Why you shouldn't judge mutual fund firms by flows and AUM

Research finds market share and changes in market share provide better indications of companies' business performance

Why you shouldn't judge mutual fund firms by flows and AUM

Investment-fund firms are often evaluated and ranked based on growth in their AUM and net inflows, but that may not be the best measure of their success.

That’s the premise advanced by Jan Jaap Hazenberg, PhD and head of product strategy at NN Investment Partners, in a recent paper titled A New Framework for Analyzing Market Share Dynamics among Fund Families published in the Financial Analysts Journal.

As explained in a recent blog post, his framework determines mutual fund firm success by looking at the drivers of changes in a company’s market share, and pinpoints whether the company outperformed and outsold funds in the same categories. The framework also looks into whether a company benefited from a “rising tide” of favourable fund flows or performance in certain categories its fund range is exposed to.

“[C]hanges in market share in a given period are driven not only by investors buying and selling mutual fund units, but also by the investment performance of the existing assets since the period began,” Hazenberg said in the piece published by the CFA Institute. “A fund gains market share when the sum of its returns and relative flows — net flows as a percentage of the fund AUM at the start of the period — is greater than that of the market’s.”

Aiming for a more accurate measure of a fund company’s business performance, Hazenberg’s framework dissected changes in a company’s market share into four explanatory components:

  • Category performance, which is driven by the investment performance of fund categories the company is active in, relative to the market average;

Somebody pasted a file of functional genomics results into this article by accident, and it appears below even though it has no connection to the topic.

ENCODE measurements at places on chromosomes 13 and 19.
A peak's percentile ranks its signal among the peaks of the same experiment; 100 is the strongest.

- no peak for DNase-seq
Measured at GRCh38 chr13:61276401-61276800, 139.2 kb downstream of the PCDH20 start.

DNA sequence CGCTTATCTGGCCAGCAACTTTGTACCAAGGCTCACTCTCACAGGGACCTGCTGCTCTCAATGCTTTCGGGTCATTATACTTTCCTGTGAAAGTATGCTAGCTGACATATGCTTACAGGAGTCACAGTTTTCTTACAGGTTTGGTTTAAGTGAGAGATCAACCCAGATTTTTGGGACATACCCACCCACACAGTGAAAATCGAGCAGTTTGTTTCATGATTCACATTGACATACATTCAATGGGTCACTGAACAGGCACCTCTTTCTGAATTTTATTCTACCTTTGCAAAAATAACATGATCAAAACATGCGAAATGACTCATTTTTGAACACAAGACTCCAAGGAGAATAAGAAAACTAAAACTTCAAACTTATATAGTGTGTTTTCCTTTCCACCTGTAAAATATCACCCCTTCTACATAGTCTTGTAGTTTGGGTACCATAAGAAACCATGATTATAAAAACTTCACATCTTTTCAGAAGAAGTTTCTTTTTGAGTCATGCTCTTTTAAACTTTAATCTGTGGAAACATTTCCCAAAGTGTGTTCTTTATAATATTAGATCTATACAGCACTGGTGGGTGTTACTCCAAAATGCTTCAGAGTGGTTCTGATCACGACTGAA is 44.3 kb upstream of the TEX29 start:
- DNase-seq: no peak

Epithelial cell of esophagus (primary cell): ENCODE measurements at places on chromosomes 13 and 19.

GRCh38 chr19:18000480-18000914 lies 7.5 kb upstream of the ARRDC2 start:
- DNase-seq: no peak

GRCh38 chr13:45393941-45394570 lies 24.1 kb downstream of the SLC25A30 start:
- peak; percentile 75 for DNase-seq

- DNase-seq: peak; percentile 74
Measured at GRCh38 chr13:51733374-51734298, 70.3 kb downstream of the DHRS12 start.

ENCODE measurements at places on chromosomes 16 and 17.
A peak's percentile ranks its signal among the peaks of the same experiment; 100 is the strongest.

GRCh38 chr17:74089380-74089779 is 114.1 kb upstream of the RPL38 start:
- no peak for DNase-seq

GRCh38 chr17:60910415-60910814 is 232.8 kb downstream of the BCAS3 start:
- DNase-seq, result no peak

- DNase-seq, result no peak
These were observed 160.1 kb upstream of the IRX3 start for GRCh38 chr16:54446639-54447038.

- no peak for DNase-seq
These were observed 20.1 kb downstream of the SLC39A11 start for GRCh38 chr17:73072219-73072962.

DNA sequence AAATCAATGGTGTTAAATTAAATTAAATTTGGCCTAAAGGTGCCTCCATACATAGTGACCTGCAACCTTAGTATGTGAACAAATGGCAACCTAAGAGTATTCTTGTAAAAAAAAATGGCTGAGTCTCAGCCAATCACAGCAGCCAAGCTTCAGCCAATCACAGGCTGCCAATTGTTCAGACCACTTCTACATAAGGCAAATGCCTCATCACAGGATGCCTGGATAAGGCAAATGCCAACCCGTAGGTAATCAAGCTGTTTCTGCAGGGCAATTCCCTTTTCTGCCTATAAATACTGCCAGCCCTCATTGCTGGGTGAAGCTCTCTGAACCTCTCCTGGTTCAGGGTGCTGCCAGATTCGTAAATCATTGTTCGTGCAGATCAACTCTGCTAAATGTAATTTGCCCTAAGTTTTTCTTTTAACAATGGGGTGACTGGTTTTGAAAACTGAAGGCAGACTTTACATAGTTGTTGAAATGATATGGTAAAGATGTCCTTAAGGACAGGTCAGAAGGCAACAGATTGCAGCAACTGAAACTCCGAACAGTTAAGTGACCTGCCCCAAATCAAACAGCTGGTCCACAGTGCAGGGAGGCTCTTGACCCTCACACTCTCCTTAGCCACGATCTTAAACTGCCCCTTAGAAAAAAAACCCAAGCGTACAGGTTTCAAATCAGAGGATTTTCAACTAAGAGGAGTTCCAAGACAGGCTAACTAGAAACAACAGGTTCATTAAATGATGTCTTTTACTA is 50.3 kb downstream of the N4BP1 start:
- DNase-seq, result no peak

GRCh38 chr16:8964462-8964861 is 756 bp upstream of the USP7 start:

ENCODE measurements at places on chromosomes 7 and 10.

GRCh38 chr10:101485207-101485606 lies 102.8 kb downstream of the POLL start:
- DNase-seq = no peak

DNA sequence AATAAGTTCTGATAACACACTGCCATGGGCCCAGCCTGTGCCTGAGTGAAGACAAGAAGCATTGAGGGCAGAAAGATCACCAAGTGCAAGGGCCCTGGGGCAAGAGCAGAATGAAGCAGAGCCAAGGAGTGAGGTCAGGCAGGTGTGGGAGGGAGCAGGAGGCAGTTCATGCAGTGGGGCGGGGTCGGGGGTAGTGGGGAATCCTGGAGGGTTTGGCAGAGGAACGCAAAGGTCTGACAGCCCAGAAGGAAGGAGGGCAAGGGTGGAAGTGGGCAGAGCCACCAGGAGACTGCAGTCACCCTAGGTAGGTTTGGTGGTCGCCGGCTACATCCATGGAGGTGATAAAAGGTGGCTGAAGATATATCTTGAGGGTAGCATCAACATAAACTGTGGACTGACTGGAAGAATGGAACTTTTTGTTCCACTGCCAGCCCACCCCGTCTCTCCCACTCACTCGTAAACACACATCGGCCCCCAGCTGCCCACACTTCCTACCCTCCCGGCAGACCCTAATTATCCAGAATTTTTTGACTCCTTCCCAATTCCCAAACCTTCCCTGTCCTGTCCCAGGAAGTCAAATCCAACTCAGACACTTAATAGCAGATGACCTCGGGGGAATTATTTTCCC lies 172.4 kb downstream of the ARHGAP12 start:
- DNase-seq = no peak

• Excess performance, measured by how the company’s funds did compared to competing funds in the same category;
  • Category flows, which depend on net flows of fund categories where the fund firm is active, relative to the market average; and
  • Excess flows, which look at how much a fund company outsells its category peers.

To determine whether the framework would create an alternative cartography of the current landscape of mutual fund companies, Hazenberg analyzed U.S. mutual-fund data covering the period from 2001 to 2018, which included 15,242 funds across 1,428 fund companies.

Over the 18-year period, he found that roughly 42% of market share changed hands among fund companies, discounting shifts due to mutual fund firm mergers and acquisitions. Individual companies scored very differently on each of the four components, with excess flows having the largest impact.

Hazenberg found that the negative impact of a particular component tends to be persistent; a loss of market share in total or on one specific component for one period tends to be followed by a similar negative outcome in the succeeding period.

“The longer the time period over which market change was analyzed, the more the two flow-driven components dominated the performance-driven components,” he said, noting that flows tend to persist more than performance. He warned, however, that fund companies shouldn’t take that as a signal to ignore performance for the sake of boosting marketing and sales.

“Past fund performance and past category performance are both significant drivers of change in market share,” he said.


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